Injury data11 for 2006–09 compared to 1998/90 shows an average reduction of approximately 18.5% (858/1052), compared to cycling reducing by 38.5% (24/39 million hours). The approximate risk per million hours cycling therefore increased from 27 to 35.7 or by 32%.
Refer to https://www.nzma.org.nz/journal/read-th ... cle-clarke
A 2015 report, ‘Overestimation of the effectiveness of the bicycle helmet by the use of odds ratios’ details;
Three cases could be found in the literature with sufficient data to assess both risk ratios and odds ratios: the Netherlands, Victoria (Australia) and Seattle (U.S.A). In all three cases, the problem of overestimation of the effectiveness of the helmet by using odds ratios did occur. The effect ranges from small (+ 8 % ) to extremely large ( > + 400 %). Contrary to the original claim of these studies, in two out of three cases the risk of getting a head injury proved not to be lower for helmeted cyclists. Moreover, in all three cases the risk of getting a non-head injury proved to be higher for cyclists with a helmet.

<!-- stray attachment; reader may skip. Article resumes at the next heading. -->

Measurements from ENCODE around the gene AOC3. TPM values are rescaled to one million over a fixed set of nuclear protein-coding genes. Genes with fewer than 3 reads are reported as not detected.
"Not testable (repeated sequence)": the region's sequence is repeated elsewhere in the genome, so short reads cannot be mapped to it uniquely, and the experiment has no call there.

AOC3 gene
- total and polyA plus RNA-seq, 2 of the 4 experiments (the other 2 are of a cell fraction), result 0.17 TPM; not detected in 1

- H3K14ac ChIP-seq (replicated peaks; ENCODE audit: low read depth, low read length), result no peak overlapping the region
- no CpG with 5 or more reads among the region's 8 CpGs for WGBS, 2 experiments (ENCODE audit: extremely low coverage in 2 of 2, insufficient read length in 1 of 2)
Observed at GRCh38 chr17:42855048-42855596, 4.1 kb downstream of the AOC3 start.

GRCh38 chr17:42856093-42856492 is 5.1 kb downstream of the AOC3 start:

http://www.fietsberaad.nl/?lang=nl&repo ... dds+ratios
Page 20 of ‘Evaluation of Australia's bicycle helmet laws, The Sports Science Summit, O2 venue London UK http://www.cycle-helmets.com/au-assessment-2015.pdf Presented 14 January 2015, details;
4) Robinson's 1996 report provided injury data for children. In Victoria, the equivalent number of injuries for pre law levels of number of cyclists increased by 15% from 1990 to 1992. Robinson provides data in Table 2 for children in NSW. The equivalent number of injuries increased from 1310 (384 head + 926 other injuries) pre law in 1991 to 2083 (488 head + 1595 other injuries) in 1993. The relative injury rate increased by 59% from 1310 to 2083. The relative increase in 'other' injuries of 72% and 27% for 'head' raises serious concerns. The proportion of head injuries decreased from 29.3% to 23.4% and would give the impression of a benefit if viewed in isolation.
The report, ‘The Case against bicycle helmets and legislation’, Velo City Confernece paper, Munich, 2007.
http://www.ta.org.br/site/Banco/7manuai ... helmet.pdf
Details some of the potential positive and potential negative aspects of wearing a helmet, two potential benefits are listed compared with 13 potential disadvantages. A number of reports are listed A1 to A14 indicating a higher accident rate associated with wearing helmets.
Cost of accidents for helmet wearers v non-wearers
One report provided hospital costs associated with bicyclists and motorcyclists, who had incurred head injuries and been admitted. On average for bicyclists the medium costs for helmeted were $6500 v $5600 for non-helmeted.
For motorcyclists the medium costs for helmeted were $7700 v $11400 for non-helmeted.
Bicyclists not wearing helmets had a lower cost than those helmeted.
Refer to; https://www.researchgate.net/publicatio ... ntre_study